Isabel S. Moore and Sharon J. Dixon
Interest in barefoot running and research on barefoot running are growing. However a methodological issue surrounding investigations is how familiar the participants are with running barefoot. The aim of the study was to assess the amount of time required for habitually shod runners to become familiar with barefoot treadmill running. Twelve female recreational runners, who were experienced treadmill users, ran barefoot on a treadmill for three bouts, each bout consisting of 10 minutes at a self-selected speed with 5 minute rest periods. Sagittal plane kinematics of the hip, knee, ankle, and foot during stance were recorded during the first and last minute of each 10-minute bout. Strong reliability (ICC > .8) was shown in most variables after 20 minutes of running. In addition, there was a general trend for the smallest standard error of mean to occur during the same period. Furthermore, there were no significant differences in any of the biomechanical variables after 20 minutes of running. Together, this suggests that familiarization was achieved between 11 and 20 minutes of running barefoot on a treadmill. Familiarization was characterized by less plantar flexion and greater knee flexion at touchdown. These results indicate that adequate familiarization should be given in future studies before gait assessment of barefoot treadmill running.
Iva Obrusnikova, Albert R. Cavalier, Richard R. Suminski, Ashleigh E. Blair, Cora J. Firkin, and Ashley M. Steinbrecher
). While those findings are encouraging, the meta-analysis revealed considerable heterogeneity in the effects of existing RT interventions. The missing or poorly described theoretical frameworks that guided the RT interventions, compromised methodological quality, and poorly described familiarization
Lilian F. Wallerstein, Renato Barroso, Valmor Tricoli, Marco T. Mello, and Carlos Ugrinowitsch
Ramp isometric contractions determine peak torque (PT) and neuromuscular activation (NA), and ballistic contractions can be used to evaluate rate of torque development (RTD) and electrical mechanical delay (EMD). The purposes of this study were to assess the number of sessions required to stabilize ramp and ballistic PT and to compare PT and NA between contractions in older adults. Thirty-five older men and women (age 63.7 ± 3.7 yr, body mass 64.3 ± 10.7 kg, height 159.2 ± 6.6 cm) performed 4 sessions of unilateral ramp and ballistic isometric knee extension, 48 hr apart. PT significantly increased (main time effect p < .05) from the first to the third session, with no further improvements thereafter. There was a trend toward higher PT in ballistic than in ramp contractions. No difference between contraction types on EMG values was observed. Therefore, the authors suggest that 3 familiarization sessions be performed to correctly assess PT. In addition, PT, NA, RTD, and EMD can be assessed with ballistic contraction in older adults.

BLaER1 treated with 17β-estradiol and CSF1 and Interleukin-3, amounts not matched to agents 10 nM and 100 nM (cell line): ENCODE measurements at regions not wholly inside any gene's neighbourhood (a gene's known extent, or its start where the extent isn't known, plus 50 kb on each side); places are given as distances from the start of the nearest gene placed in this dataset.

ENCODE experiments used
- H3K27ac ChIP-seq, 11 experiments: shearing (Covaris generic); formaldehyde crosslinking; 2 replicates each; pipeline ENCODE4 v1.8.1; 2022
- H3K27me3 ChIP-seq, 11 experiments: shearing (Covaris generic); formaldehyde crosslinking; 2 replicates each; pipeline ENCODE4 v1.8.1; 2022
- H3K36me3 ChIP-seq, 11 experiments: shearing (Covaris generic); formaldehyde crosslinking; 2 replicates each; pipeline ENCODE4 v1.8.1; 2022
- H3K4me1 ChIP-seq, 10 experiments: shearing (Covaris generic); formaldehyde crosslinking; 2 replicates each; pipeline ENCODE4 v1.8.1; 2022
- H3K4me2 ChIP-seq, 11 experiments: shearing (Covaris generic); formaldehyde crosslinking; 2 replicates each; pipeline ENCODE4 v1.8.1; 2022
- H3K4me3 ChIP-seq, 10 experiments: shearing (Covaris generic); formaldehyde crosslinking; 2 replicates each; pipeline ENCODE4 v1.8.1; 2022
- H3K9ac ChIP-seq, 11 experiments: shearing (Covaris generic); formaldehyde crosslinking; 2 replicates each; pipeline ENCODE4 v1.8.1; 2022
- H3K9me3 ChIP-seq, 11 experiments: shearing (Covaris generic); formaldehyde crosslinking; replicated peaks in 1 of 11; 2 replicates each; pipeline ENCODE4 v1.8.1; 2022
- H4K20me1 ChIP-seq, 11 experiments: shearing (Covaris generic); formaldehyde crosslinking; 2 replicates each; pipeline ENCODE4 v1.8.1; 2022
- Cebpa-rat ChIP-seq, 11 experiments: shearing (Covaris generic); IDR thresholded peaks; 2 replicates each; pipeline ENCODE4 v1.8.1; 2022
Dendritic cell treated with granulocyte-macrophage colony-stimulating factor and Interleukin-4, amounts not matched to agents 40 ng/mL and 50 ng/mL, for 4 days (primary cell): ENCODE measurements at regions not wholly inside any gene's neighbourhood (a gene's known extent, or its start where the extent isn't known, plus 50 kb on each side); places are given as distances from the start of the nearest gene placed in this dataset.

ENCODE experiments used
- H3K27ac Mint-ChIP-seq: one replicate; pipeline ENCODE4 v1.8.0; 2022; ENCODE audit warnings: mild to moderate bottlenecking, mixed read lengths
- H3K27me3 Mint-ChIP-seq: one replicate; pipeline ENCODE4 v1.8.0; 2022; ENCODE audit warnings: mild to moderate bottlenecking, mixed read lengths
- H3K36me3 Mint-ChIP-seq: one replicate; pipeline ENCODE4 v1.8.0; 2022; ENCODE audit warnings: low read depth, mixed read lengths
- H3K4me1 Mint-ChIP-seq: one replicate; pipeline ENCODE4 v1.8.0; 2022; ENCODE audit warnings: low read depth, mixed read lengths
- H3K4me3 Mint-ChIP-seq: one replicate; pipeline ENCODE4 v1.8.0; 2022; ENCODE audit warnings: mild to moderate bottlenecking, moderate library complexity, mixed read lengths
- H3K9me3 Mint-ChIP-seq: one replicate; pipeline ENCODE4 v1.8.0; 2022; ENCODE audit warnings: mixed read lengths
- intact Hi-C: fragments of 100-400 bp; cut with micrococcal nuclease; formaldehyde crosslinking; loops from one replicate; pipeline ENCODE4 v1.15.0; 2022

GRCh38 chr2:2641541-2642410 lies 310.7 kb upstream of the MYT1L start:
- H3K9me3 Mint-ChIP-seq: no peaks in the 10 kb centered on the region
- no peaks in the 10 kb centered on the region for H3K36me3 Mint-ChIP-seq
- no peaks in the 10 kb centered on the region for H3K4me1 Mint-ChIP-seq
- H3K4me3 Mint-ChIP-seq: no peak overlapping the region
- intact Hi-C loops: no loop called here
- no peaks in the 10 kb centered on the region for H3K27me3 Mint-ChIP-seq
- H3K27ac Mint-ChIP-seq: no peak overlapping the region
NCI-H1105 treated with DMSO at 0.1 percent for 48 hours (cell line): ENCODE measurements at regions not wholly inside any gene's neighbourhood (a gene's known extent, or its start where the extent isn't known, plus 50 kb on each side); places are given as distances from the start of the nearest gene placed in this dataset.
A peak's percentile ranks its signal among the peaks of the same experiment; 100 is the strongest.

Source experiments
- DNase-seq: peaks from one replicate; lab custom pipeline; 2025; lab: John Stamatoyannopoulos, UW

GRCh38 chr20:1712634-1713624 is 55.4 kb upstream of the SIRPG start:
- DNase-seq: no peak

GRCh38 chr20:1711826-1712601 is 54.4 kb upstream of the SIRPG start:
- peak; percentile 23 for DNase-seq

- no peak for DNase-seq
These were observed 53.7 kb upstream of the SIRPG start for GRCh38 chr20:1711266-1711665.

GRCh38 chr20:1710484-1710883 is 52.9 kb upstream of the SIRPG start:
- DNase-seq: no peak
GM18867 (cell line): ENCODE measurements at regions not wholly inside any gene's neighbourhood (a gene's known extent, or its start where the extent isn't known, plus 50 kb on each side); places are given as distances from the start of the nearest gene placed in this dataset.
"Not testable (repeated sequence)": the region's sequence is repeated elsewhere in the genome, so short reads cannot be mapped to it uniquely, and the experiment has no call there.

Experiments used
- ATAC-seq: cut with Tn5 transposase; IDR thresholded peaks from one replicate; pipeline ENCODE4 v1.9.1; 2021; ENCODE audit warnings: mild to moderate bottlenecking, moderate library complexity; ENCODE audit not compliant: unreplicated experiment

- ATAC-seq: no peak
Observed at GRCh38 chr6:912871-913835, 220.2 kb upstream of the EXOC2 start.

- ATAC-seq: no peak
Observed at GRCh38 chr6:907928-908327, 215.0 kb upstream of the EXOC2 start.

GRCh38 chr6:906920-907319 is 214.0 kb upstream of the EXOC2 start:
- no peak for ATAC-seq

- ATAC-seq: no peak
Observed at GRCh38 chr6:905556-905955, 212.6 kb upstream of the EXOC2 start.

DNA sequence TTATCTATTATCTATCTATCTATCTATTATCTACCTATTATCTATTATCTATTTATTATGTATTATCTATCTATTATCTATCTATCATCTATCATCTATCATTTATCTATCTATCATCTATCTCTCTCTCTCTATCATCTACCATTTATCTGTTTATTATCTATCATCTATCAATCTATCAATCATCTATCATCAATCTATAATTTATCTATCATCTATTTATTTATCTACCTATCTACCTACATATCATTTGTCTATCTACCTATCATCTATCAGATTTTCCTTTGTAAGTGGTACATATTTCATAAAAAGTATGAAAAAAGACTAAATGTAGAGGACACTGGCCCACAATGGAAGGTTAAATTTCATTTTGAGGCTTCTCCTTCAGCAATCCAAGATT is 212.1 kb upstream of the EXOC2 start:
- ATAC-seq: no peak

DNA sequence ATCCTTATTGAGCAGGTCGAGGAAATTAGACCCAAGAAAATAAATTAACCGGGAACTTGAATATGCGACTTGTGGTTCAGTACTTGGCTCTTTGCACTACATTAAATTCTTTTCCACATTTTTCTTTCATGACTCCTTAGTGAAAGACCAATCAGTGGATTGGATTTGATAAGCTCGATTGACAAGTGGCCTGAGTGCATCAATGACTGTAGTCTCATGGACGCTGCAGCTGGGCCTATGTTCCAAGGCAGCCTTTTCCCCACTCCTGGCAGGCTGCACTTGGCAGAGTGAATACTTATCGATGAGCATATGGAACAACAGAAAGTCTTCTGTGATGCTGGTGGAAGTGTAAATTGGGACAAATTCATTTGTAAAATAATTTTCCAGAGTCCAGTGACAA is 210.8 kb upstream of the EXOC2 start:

Rafael Sabido, Jose Luis Hernández-Davó, and Gabriel T. Pereyra-Gerber
is a lack of literature that makes it difficult to prescribe and control training programs using flywheel devices. First, it is important to know how variables such as power output production and eccentric overload are affected by participant variability and the familiarization process with this kind
Lei Zhou, Marie-Anne Gougeon, and Julie Nantel
of this study was to determine the impact of walking with poles on gait spatial–temporal characteristics and power profiles at the ankle, knee, and hip in individuals with PD after a 6-week familiarization training program. Due to the asymmetrical progression of the motor deficits in PD, we also
Naroa Etxebarria, Megan L. Ross, Brad Clark, and Louise M. Burke
University of Canberra and according to the Helsinki Declaration. All participants provided their written informed consent before participating. Methodology Pretrial Standardization A standardized pretrial meal was provided to participants before all trials (familiarization and intervention) to minimize
Simon A. Feros, Warren B. Young, and Brendan J. O’Brien
challenge for controlling pitch type, it is probably best to provide an adequate familiarization period before testing, where fast bowlers have sufficient time to adapt to the pitch surface and condition and learning effects can be controlled. Ball Characteristics The traditional cricket ball is composed of